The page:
01:00 CET:  See light show on Eiffel Tower (last one of the night)

01:30 CET:  travel to Ibis and go to sleep by 2am

08:00 CET:  Wake up!  Get dressed!

09:00 CET:  Breakfast on the Champs Elysées

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Sign in front of Christian Dior

10:00 CET:  Slowly make way from Champs Elysees to Le Jardin des Plantes along the Seine

11:00 CET:  Explore garden and slowly make way to the Latin Quarter stopping at record                             shops and the Roman Coliseum along the way

13:00 CET: Lunch followed by a trip to the BonsBons shop

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Le BonBon au Palais

16:00 CET: Make way to Jardin du Luxembourg and share a bottle of Rose among friends

18:00 CET:  Wander through the park and catch some sun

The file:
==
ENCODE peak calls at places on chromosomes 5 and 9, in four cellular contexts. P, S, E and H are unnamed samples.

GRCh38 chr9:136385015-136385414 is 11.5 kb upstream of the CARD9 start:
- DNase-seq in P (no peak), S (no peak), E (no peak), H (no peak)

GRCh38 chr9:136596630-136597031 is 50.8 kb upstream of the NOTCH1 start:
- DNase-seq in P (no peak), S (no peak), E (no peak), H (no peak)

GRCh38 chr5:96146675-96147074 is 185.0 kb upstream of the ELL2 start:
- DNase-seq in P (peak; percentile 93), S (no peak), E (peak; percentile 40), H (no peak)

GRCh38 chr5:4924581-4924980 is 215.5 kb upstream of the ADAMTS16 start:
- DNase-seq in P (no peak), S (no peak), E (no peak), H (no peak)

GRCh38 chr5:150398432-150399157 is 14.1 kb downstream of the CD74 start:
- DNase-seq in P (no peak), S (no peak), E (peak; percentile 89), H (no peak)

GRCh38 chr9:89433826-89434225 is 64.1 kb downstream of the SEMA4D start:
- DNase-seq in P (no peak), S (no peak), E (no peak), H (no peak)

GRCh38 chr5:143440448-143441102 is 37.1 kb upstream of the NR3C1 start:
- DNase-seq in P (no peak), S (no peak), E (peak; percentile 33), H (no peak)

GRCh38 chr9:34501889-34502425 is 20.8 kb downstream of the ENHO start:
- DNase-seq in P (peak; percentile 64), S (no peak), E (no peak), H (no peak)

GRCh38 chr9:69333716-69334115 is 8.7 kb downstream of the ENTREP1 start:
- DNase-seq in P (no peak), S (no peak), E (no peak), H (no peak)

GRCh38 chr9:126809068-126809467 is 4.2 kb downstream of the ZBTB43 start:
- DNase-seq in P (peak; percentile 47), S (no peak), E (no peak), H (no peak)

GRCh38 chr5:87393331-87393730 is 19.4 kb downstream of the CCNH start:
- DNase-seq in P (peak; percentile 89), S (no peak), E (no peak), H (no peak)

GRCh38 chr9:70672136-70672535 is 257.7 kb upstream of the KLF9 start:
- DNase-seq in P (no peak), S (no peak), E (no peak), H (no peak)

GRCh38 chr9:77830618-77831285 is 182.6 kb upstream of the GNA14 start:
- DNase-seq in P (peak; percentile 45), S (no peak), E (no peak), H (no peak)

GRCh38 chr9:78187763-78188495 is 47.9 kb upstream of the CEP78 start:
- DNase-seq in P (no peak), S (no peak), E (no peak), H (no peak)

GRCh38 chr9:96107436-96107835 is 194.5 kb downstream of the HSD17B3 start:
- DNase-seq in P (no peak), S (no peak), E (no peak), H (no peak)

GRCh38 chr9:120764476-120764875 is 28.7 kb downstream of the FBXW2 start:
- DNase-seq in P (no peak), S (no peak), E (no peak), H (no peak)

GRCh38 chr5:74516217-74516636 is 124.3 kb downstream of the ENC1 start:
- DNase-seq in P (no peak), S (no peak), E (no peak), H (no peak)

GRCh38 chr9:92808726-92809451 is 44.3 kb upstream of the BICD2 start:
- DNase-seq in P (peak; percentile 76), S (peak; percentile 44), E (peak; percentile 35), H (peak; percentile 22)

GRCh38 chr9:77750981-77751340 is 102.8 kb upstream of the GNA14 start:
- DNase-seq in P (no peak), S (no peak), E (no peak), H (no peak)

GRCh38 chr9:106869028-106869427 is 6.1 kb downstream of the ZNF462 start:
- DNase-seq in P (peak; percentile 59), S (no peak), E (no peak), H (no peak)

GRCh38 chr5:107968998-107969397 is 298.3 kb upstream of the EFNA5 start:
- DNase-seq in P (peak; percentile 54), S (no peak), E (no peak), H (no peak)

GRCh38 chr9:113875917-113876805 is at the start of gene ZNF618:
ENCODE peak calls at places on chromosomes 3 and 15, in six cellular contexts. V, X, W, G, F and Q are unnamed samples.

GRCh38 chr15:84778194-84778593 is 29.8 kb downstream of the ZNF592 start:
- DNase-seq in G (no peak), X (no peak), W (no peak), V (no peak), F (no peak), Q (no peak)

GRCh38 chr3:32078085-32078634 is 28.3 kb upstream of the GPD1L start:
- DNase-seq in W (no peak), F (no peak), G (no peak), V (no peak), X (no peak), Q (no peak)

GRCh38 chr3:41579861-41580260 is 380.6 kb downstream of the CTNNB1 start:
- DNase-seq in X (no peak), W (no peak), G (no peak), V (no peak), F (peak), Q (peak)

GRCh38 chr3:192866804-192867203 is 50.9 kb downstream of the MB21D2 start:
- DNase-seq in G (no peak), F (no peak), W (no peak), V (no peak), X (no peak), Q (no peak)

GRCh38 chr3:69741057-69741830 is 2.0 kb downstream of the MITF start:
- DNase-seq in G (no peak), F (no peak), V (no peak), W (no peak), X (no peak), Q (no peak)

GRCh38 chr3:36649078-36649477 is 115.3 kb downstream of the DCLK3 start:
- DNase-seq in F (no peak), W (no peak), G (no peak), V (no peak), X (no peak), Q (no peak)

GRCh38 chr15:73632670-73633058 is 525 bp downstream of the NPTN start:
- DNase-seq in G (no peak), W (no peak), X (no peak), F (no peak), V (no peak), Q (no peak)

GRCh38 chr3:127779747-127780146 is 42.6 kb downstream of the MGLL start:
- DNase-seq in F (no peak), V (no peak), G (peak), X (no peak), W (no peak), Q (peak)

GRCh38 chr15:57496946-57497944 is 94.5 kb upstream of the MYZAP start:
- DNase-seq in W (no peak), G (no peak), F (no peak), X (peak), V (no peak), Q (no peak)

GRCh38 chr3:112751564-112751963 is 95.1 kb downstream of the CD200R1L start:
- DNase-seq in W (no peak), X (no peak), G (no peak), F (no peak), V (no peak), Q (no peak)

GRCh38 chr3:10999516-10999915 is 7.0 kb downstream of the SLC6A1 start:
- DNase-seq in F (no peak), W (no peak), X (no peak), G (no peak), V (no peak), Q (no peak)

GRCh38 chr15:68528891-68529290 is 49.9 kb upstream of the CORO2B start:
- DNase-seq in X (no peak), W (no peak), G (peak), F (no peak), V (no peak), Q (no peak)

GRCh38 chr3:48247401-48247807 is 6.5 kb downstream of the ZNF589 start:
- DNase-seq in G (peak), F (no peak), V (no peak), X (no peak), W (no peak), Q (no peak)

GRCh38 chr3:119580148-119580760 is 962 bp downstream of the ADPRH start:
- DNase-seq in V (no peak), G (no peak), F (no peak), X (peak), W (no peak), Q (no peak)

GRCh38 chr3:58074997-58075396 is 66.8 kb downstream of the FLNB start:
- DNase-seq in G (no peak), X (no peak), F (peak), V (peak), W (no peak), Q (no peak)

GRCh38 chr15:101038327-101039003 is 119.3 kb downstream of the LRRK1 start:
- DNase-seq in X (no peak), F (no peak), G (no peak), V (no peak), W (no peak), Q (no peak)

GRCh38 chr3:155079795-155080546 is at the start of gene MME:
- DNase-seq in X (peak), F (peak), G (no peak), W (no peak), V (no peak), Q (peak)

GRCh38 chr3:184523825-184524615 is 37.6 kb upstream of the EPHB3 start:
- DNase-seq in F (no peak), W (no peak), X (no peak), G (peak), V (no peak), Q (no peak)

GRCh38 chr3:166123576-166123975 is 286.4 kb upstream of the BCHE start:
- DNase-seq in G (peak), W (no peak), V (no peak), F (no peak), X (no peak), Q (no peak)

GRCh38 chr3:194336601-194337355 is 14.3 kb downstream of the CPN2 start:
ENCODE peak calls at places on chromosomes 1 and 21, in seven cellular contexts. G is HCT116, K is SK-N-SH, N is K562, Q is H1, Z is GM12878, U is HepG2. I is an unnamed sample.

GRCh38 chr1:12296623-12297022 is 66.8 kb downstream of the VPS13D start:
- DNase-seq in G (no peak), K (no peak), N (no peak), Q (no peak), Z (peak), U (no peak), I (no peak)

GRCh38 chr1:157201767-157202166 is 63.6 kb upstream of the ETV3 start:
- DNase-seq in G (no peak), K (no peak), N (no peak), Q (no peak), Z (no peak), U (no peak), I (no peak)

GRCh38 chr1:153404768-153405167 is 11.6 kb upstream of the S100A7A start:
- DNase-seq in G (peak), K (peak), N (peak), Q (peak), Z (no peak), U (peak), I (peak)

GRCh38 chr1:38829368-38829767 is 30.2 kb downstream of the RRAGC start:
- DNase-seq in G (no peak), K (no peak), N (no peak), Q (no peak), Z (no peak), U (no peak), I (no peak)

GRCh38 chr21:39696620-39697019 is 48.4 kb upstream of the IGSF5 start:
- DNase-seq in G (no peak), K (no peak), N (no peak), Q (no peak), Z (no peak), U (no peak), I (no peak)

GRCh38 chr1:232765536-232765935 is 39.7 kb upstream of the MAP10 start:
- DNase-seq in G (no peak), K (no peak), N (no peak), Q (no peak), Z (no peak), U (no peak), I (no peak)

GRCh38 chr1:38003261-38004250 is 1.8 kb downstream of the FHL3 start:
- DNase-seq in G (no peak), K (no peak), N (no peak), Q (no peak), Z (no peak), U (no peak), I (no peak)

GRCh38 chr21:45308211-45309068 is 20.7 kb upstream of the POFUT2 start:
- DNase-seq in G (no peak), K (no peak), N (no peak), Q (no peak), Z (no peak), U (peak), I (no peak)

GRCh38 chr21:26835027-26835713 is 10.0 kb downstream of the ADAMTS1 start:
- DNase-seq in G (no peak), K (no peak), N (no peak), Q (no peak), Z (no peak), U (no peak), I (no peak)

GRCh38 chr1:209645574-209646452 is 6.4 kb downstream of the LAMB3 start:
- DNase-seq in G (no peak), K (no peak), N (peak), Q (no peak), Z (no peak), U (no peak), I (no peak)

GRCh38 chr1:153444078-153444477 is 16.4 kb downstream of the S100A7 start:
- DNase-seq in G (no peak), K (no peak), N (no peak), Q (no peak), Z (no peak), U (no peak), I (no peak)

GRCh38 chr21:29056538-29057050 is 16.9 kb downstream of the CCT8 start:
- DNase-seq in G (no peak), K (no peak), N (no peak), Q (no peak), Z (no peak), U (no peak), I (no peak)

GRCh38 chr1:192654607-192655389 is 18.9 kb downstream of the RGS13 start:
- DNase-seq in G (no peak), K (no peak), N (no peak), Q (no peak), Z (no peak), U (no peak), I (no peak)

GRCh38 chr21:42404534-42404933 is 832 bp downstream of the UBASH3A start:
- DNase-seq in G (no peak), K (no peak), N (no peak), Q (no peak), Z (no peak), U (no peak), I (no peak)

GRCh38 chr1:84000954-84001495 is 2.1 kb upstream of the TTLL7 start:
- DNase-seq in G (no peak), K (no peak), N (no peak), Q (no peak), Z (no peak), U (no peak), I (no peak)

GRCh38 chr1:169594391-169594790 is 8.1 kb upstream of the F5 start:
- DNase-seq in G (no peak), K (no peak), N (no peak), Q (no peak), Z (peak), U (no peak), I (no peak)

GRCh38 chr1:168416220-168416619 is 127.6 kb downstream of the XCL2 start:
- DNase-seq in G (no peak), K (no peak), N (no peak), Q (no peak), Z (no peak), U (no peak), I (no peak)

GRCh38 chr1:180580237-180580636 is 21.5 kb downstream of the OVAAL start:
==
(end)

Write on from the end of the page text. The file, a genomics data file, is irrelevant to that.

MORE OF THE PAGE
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Boating Lake at Jardin du Luxembourg

19:30 CET:  get back to Gare du Nord to catch the 20:15 train back to London!

🌈 Steph

 

 

 

Cro “yay!” tia

I have had my sights set on spending eight glorious days on the tiny island of Vis for seven months, and it finally happened!  We have taken quite the hiatus from traveling over the last year, deciding only to go to places nearby on train and in the UK.  We were looking for a vacation that didn’t involve sightseeing or cities, plus one of us doesn’t like sitting on the beach (hint: it isn’t me) and so we went this island to have a different kind of experience.

The Food